Mathematical Glaciologist






From Clark and Spagnolo (2016). The troughs in the continental shelf off Iceland are interpreted as the former location of ice streams. Note the beautifully regular spacing!

What are the physical processes driving spontaneous ice stream formation?

Ice streams are narrow bands of rapidly flowing ice which have the potential to cause rapid shrinkage of the ice sheet through their high discharge. A prominent feature of these ice streams is that they exhibit complex spatial and temporal dynamics: they can emerge spontaneously out of an otherwise uniform flow, self-organize in space (see picture on the left for a slightly unconventional example), and switch on and off over time. Even though ice streams have been long studied, the processes responsible for their initiation are understood only partially. Based on observations that ice flows slowly where it is frozen to the bed, while streams are at the melting point, with this project I am looking at the role of thermally-activated basal sliding with respect to fast flow initiation [link to AGU 2018 abstract].

Can a noisy climate cause major shifts in ice sheet behaviour?

When a physical system admits multiple stable states, a relevant concern is whether the system is approaching a transition between them and how fast. In ice sheet dynamics this might be, for example, the initiation or shut down of an ice stream or, more broadly, current concern over understanding whether observed change is reversible or not. My current work in this direction concerns the temporal dynamics of ice streams. In a recent paper [Mantelli et al., PNAS 2016], I showed that realistic, stochastic, climate forcing can interact with the physics underlying temporal ice stream dynamics, and cause destabilization of a steadily streaming ice stream into one that switches on and off in time even in the absence of changes in the mean climate. In the model, the signature of the underlying dynamics is apparent in the statistical properties of the ice sheet response while it undergoes destabilization, thus suggesting that this signature can be used diagnostically to interpret observed ice sheet change.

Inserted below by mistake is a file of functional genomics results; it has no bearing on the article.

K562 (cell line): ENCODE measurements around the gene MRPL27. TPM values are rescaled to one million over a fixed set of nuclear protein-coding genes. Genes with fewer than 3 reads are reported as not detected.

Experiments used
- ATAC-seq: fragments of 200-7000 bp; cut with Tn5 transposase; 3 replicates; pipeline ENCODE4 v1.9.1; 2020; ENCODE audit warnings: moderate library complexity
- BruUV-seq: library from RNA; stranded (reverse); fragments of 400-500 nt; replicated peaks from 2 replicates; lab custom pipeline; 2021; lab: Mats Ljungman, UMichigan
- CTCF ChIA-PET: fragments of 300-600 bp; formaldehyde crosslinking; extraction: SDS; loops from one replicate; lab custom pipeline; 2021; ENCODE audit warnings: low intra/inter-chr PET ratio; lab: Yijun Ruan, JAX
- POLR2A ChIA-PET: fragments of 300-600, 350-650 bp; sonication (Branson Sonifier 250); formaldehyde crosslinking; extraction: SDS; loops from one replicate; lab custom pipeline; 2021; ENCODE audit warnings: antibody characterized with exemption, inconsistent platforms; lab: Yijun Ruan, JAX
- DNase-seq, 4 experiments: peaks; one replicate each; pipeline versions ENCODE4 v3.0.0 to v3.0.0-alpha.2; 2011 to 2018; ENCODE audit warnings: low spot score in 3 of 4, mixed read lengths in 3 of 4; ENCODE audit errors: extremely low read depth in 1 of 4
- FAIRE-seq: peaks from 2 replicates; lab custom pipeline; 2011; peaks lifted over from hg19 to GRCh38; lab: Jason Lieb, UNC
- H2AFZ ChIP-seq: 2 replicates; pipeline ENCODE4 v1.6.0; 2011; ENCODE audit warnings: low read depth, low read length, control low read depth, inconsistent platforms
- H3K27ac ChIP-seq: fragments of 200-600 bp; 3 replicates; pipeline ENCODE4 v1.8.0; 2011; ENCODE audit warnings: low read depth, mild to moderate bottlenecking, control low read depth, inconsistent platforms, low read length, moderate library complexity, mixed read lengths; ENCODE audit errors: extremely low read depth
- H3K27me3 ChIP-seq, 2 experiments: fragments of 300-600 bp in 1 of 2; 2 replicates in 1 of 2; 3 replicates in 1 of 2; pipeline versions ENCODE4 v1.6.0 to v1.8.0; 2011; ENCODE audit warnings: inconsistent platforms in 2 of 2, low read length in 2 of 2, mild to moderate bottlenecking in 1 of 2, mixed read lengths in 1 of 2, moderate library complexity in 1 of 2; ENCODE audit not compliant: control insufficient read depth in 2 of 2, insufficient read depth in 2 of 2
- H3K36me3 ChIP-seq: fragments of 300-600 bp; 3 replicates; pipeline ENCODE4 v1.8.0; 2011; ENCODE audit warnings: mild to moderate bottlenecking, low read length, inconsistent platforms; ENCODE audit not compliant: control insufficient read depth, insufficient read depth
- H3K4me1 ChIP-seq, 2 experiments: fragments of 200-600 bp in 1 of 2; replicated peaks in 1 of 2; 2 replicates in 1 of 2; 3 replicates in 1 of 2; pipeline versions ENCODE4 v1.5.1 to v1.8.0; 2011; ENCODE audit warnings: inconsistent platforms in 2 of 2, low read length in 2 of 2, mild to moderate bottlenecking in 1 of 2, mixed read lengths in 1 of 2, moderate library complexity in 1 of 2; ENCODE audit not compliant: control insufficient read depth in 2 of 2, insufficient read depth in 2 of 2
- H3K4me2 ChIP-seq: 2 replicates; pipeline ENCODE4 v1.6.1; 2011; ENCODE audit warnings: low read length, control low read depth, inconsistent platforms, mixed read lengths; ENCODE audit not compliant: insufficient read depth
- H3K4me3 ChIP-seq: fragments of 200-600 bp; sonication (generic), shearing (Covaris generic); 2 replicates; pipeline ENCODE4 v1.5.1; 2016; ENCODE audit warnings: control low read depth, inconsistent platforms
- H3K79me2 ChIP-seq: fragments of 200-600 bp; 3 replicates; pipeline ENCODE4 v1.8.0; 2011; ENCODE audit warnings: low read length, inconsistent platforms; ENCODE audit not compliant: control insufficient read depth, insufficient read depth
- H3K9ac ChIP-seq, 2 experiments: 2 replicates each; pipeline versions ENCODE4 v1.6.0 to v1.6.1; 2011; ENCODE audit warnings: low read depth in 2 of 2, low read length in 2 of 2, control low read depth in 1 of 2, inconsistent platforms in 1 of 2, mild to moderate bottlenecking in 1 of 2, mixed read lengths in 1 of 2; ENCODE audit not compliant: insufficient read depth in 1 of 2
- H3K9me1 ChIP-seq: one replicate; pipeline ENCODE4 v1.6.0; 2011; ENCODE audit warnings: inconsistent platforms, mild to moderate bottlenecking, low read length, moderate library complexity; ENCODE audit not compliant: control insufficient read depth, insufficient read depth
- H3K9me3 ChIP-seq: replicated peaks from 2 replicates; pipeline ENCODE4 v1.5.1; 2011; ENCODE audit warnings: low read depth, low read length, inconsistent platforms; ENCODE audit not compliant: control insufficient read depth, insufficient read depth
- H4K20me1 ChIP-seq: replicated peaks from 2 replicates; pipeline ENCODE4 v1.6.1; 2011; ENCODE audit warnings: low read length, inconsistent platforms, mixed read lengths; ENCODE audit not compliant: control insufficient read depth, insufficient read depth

This is a bifurcation diagram for a simple model of ice stream [full-text]. Noisy climate causes fluctuations in ice thickness h and velocity for a much wider range of atmospheric temperatures (the grey region) than it would in the absence of noise (the hatched region) [full text]

Layer-optimized SAR processing of BAS data in the Institute Ice Stream region (data courtesy of Martin Siegert). Above: radargram processed with LoSAR. Below: automatically-extracted layer slopes (from Castelletti et al., in review)

How to constrain evolving basal conditions from observations?

A number of dynamic ice sheet behaviors, including the spatio-temporal dynamics of ice streams, glacier surges, and ice sheet seasonal speed-up, are related to feedbacks between basal sliding and evolving basal conditions, particularly effective pressure (the difference between ice overburden and water pressure at the bed) and basal temperature. One of my research focusses is on trying to constrain these variables from observations, in particular englacial layers.

At Stanford, I have been working with radar engineers to develop a new unfocused SAR processing for airborne radar sounding data (LoSAR) that extracts layer slopes automatically from the raw data at high accuracy (see figure on the left) [Castelletti et al., in review. Link to AGU 2018 abstract]. I am now using this technique to constrain the pattern of basal temperature in the onset region of Antarctica’s Institute Ice Stream [link to WAIS 2018 talk]